A study led by Ella Daly of Janssen Research and Development has established that esketamine could be a fruitful option for people suffering from treatment-resistant depression. Esketamine is closely related to ketamine, a medication used as an anesthetic that's also been adopted as a recreational drug.
A total of 60 participants diagnosed with major depressive disorder who had previously experienced an inadequate response to two or more antidepressants were administered esketamine for the study. The sample was split into three groups who were each given different dosages, and all three scored better on the Montgomery-Åsberg Depression Rating Scale than the placebo group.
Janssen is working on a single-use, disposable nasal spray to help ensure that esketamine administered as a treatment for depression isn't abused in the same way as ketamine. The key here is that a minimal amount of the drug remains in the device container after it's administered, so there's a reduced risk of any surplus being misused.
The Federal Drug Administration has assigned esketamine with a "Breakthrough Therapy" designation for two conditions; treatment-resistant depression, and major depressive disorder with an imminent risk of suicide. Daly notes that this recognition demonstrates its potential to help patients who are in dire need, which is why further research is so important.
"If approved by the FDA, esketamine would be one of the first new approaches to treat major depressive disorder available to patients in the last 50 years," she explained in an email to Futurism. "We look forward to continuing to work closely with the FDA throughout the development and review process."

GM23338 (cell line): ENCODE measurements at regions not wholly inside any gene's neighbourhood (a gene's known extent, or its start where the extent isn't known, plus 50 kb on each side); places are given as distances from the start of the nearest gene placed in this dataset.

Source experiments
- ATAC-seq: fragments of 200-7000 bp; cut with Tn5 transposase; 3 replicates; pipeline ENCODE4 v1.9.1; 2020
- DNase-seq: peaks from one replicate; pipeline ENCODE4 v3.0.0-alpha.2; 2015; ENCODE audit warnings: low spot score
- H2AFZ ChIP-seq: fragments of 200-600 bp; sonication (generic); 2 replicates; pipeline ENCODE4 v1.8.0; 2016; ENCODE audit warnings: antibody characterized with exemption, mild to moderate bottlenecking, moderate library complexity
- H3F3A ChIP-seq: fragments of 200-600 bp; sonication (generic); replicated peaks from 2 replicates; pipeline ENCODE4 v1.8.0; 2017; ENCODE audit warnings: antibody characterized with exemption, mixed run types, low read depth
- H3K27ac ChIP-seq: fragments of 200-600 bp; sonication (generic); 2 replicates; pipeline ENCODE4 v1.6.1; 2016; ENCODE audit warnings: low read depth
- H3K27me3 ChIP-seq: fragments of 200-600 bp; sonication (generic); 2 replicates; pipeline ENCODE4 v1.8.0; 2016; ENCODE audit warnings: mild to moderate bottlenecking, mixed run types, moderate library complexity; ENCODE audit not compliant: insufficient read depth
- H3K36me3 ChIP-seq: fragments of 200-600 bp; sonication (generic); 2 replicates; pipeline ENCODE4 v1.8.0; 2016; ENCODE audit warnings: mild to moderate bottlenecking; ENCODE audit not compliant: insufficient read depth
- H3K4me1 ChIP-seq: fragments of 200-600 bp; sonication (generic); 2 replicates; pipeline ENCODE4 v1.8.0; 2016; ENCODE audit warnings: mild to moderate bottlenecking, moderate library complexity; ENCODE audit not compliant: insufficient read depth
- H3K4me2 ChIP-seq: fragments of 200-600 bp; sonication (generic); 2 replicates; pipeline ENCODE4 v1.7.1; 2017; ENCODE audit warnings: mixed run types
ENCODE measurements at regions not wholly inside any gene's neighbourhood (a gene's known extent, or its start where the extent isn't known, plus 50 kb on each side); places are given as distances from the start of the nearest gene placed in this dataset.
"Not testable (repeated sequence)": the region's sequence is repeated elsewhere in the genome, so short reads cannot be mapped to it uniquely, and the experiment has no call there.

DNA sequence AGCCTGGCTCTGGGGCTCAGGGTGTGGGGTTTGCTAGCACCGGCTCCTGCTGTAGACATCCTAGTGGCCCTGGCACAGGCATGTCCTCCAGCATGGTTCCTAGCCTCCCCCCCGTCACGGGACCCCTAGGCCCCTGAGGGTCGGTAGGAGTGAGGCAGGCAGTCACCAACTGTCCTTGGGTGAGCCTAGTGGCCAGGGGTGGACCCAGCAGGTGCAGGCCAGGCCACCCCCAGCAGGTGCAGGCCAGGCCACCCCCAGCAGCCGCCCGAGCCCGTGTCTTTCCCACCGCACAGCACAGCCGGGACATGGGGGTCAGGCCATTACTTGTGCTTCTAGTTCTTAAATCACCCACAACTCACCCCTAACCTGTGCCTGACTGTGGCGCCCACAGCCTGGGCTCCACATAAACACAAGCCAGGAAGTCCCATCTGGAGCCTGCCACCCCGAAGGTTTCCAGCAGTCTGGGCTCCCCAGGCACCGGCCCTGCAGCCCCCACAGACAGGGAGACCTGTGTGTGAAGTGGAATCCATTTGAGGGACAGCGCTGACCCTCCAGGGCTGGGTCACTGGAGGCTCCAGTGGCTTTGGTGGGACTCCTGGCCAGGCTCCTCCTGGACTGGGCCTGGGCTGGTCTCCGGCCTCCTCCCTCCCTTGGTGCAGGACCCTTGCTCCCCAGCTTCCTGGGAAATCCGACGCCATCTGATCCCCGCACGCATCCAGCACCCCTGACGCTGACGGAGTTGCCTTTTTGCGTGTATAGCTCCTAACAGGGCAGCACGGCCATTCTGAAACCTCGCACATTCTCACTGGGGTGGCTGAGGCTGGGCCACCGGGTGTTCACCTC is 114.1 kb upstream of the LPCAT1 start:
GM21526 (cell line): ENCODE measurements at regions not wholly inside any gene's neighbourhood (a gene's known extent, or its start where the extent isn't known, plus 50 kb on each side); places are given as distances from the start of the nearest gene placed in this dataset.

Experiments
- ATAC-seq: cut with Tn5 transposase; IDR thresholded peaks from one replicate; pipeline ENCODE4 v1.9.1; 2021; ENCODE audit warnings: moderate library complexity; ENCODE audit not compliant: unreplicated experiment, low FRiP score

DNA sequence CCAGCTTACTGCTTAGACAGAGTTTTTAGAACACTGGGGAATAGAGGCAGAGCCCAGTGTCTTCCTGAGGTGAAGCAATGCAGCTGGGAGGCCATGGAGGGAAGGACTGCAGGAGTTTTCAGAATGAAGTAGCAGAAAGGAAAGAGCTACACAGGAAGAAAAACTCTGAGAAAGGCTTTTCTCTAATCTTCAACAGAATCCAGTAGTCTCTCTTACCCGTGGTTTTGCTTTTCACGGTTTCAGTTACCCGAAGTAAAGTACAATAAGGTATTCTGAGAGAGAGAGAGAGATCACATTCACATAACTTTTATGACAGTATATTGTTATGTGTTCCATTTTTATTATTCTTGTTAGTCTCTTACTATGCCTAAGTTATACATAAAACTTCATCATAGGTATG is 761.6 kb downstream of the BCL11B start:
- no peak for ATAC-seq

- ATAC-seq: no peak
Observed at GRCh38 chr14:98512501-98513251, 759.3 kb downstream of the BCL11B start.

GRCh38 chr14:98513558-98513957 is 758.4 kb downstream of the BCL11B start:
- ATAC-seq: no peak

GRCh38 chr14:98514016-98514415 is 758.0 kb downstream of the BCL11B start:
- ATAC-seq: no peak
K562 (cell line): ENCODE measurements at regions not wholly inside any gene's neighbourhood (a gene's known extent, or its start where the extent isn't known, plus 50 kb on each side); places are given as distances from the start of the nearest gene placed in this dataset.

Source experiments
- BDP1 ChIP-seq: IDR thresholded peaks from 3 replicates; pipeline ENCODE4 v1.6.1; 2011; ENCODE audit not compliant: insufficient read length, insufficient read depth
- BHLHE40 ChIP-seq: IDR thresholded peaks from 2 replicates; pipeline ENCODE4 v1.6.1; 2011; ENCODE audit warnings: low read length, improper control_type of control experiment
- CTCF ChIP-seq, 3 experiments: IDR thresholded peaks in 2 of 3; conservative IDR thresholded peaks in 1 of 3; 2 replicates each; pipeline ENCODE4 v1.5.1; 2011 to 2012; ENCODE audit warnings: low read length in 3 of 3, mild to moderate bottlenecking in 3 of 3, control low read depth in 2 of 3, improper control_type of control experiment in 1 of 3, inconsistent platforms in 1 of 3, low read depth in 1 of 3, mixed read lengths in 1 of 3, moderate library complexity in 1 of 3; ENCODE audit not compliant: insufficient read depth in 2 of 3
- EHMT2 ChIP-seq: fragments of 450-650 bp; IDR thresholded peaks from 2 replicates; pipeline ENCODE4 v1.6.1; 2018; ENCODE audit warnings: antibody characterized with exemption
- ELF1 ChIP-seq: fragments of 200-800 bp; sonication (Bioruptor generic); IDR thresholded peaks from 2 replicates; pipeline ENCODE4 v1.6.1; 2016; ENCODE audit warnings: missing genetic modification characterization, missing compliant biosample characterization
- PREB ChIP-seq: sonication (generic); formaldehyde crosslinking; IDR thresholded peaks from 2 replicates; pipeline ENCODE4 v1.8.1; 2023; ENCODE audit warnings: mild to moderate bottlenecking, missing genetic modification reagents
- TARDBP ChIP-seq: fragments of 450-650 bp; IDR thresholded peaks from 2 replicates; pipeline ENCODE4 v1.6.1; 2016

Major depression is considered to be one of the most common mental health disorders in the United States. In 2015, the National Institute of Mental Health reported that 16.1 million adults in the country had at least one major depressive episode over the preceding twelve months – totaling 6.7 percent of all adults in the US.
While many people suffering from depression are able to find antidepressants that help, around a third of patients don't respond to treatment. Esketamine could potentially provide an alternative to current methods, which could result in a massive improvement to their quality of life.
"The results of the study showed that treatment with intranasal esketamine produced a significant, rapid improvement of depressive symptoms in patients with treatment-resistant depression," Daly wrote. "We look forward to seeing the results of our Phase III clinical trials."
Janssen is currently in the process of carrying out these clinical trials, and expects to file with the FDA by the end of 2018. There's still a long way to go before this treatment might be available to the public, but these are all crucial steps to ensure that esketamine can be used safely for these purposes.